A movie log formerly known as Bookishness / By Charles Matthews

"Dazzled by so many and such marvelous inventions, the people of Macondo ... became indignant over the living images that the prosperous merchant Bruno Crespi projected in the theater with the lion-head ticket windows, for a character who had died and was buried in one film and for whose misfortune tears had been shed would reappear alive and transformed into an Arab in the next one. The audience, who had paid two cents apiece to share the difficulties of the actors, would not tolerate that outlandish fraud and they broke up the seats. The mayor, at the urging of Bruno Crespi, explained in a proclamation that the cinema was a machine of illusions that did not merit the emotional outbursts of the audience. With that discouraging explanation many ... decided not to return to the movies, considering that they already had too many troubles of their own to weep over the acted-out misfortunes of imaginary beings."
--Gabriel García Márquez, One Hundred Years of Solitude

Monday, February 29, 2016

Clouds of Sils Maria (Olivier Assayas, 2014)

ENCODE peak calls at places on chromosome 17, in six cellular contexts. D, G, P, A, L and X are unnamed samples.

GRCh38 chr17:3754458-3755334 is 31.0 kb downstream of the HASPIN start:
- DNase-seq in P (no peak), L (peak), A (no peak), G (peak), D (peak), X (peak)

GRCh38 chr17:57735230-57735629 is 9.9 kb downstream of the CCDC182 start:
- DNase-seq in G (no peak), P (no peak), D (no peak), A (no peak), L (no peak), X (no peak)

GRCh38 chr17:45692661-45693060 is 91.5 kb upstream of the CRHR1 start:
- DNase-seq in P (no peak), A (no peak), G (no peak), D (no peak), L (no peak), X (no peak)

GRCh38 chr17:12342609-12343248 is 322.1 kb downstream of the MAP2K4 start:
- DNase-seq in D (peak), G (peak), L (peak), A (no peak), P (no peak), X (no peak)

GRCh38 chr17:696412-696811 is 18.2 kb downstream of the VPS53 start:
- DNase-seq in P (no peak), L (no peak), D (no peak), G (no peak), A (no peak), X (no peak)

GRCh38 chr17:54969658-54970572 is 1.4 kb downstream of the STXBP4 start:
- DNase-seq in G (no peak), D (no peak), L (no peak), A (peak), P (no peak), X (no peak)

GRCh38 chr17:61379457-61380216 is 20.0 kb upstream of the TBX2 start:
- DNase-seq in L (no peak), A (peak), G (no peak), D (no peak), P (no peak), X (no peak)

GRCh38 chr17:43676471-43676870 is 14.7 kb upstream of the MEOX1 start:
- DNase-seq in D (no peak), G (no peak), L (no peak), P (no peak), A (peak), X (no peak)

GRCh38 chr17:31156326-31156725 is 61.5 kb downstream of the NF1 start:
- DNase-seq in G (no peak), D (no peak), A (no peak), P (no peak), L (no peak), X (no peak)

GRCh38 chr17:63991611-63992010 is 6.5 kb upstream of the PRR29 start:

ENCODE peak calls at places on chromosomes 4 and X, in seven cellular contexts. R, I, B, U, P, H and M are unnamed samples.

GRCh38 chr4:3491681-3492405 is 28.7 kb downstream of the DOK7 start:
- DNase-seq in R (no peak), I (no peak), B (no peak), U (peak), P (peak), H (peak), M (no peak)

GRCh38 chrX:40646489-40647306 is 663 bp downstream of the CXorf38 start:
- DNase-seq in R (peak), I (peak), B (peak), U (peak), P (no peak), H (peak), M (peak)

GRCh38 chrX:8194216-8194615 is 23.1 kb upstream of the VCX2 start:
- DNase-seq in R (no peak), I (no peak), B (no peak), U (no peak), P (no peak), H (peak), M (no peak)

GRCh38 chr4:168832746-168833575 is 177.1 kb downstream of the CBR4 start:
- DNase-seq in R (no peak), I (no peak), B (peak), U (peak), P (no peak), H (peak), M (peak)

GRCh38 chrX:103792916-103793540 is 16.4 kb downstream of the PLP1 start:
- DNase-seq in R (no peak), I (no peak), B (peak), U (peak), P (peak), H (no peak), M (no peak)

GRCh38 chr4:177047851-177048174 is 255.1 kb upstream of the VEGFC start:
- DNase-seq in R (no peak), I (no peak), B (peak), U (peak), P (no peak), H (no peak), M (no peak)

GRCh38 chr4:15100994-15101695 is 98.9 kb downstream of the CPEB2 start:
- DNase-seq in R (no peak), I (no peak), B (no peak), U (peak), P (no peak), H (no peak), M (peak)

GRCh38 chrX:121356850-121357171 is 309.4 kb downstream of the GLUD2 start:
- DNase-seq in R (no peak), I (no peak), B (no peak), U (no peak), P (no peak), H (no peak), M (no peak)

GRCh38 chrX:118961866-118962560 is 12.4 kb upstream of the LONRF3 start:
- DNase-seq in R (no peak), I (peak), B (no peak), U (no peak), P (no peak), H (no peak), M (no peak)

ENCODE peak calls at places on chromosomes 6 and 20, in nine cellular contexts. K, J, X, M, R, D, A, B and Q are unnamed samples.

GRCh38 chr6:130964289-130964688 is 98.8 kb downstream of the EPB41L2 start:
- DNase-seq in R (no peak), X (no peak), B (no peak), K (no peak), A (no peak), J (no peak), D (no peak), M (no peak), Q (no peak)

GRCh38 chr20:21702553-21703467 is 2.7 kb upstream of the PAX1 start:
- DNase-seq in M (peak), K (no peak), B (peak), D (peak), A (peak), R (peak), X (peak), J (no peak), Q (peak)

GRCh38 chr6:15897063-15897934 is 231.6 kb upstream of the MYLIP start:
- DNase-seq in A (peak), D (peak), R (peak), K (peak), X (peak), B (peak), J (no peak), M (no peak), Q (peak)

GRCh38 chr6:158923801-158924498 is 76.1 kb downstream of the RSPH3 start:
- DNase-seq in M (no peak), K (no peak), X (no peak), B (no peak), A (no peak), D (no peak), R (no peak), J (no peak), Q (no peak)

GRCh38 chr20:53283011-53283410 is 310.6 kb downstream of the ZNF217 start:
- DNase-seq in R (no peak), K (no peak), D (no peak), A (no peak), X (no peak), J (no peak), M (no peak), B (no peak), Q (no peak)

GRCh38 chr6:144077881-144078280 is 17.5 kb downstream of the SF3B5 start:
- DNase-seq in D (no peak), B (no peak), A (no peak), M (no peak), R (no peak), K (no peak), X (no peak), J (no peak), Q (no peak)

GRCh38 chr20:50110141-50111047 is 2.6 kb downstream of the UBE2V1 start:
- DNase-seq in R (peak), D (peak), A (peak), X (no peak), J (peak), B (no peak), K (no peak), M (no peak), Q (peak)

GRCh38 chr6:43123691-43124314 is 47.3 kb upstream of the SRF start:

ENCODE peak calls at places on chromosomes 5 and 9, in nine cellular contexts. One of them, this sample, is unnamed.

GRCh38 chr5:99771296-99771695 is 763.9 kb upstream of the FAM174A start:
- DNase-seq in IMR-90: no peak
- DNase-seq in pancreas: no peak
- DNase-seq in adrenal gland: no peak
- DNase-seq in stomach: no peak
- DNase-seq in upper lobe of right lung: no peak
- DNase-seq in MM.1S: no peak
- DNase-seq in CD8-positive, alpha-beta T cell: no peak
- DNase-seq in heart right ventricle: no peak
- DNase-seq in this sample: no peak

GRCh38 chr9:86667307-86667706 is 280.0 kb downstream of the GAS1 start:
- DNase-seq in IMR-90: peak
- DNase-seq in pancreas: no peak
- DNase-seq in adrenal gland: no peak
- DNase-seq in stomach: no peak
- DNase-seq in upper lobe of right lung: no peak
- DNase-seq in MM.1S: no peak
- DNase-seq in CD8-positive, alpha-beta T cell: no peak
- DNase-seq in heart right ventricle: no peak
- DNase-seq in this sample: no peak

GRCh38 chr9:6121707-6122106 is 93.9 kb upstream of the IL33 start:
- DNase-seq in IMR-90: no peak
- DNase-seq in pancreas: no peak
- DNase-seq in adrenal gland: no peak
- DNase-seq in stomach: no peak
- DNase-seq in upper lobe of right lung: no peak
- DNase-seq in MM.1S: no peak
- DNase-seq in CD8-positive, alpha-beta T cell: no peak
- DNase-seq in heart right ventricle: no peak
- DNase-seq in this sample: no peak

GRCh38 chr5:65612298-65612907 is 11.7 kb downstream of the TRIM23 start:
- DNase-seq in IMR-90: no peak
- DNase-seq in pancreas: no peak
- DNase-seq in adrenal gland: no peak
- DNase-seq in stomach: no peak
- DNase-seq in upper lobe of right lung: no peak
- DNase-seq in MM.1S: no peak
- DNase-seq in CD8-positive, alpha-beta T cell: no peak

Clouds of Sils Maria is like a good short story: It demands almost as much attention after you've finished it as it did while you were watching/reading it. The set-up is this: An actress, Maria Enders (Juliette Binoche), is asked to perform in a revival of the play that made her famous when she was only 18. Now that she's in her 40s, however, she will play the older woman who has a relationship with the character she earlier played. She accepts reluctantly, and then wants to back out when she finds that the younger actress, Jo-Ann Ellis (Chloë Grace Moretz), who has been cast in her original role is a Hollywood star best known not only for working in sci-fi blockbusters but also for her off-screen affairs that draw the attention of the paparazzi and Internet gossip sites. However, her personal assistant, Valentine (Kristen Stewart), thinks Jo-Ann is a good actress who has been exploited by the media, and persuades Maria to take the role. Maria and Valentine retreat to the home of the play's author, who has recently died, in Sils Maria, a Swiss village, where Valentine helps Maria learn her lines. As the film progresses, the lines of the play echo not only Maria's own feelings about growing older, but also the somewhat ambiguous relationship between Maria and Valentine. Indeed, it's often not entirely clear whether actress and assistant are reciting the lines of the play or are voicing their own feelings for each other. And then the casting of the film brings out another layer of meaning: Stewart is best-known for the Twilight movies, precisely the kind of Hollywood film that Maria turns up her nose at when she first hears about Jo-Ann's career. Assayas, who also wrote the screenplay, deftly juggles all these layers of art and reality, but the film would be nothing without Stewart's superb performance, which won her the César Award in France as well as the best supporting actress awards from the New York Film Critics Circle and the National Society of Film Critics. There are those who think the film is more talk than substance and that it feels like a "high-concept" product: Persona (Ingmar Bergman, 1966) meets All About Eve (Joseph L. Mankiewicz, 1950), perhaps. But seeing Stewart interact with Binoche more than justifies it for me.  

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